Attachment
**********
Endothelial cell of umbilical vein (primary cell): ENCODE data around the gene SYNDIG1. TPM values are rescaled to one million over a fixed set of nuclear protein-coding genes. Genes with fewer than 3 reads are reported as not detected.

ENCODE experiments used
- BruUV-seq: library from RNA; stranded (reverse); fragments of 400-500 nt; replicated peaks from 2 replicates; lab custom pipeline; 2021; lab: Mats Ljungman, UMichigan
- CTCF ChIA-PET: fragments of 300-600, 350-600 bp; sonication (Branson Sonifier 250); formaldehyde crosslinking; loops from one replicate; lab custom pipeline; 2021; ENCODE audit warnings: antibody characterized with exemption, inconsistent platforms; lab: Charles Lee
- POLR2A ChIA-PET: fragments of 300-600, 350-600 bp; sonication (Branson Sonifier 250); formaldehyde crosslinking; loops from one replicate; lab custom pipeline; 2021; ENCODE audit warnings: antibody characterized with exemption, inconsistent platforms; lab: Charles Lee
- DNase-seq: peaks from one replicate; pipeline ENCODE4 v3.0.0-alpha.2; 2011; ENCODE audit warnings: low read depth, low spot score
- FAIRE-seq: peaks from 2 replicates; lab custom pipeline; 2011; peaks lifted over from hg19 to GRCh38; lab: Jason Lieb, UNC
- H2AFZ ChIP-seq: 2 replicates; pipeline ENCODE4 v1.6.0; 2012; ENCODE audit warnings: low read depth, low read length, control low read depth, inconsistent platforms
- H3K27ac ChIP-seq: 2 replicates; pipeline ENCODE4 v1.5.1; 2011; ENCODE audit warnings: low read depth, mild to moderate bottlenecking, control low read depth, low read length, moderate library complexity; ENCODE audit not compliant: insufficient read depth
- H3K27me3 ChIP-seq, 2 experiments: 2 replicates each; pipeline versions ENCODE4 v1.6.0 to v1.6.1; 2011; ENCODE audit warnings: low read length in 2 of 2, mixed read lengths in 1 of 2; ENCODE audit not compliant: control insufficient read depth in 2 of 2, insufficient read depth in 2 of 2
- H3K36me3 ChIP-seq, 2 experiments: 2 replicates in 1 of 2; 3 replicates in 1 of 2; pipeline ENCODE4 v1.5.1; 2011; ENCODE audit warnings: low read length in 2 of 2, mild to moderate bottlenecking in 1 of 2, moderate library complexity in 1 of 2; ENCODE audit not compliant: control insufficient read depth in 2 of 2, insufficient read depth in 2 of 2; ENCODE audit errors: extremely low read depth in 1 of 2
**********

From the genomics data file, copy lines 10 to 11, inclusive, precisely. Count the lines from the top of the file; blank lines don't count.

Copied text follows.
- H3K27me3 ChIP-seq, 2 experiments: 2 replicates each; pipeline versions ENCODE4 v1.6.0 to v1.6.1; 2011; ENCODE audit warnings: low read length in 2 of 2, mixed read lengths in 1 of 2; ENCODE audit not compliant: control insufficient read depth in 2 of 2, insufficient read depth in 2 of 2
- H3K36me3 ChIP-seq, 2 experiments: 2 replicates in 1 of 2; 3 replicates in 1 of 2; pipeline ENCODE4 v1.5.1; 2011; ENCODE audit warnings: low read length in 2 of 2, mild to moderate bottlenecking in 1 of 2, moderate library complexity in 1 of 2; ENCODE audit not compliant: control insufficient read depth in 2 of 2, insufficient read depth in 2 of 2; ENCODE audit errors: extremely low read depth in 1 of 2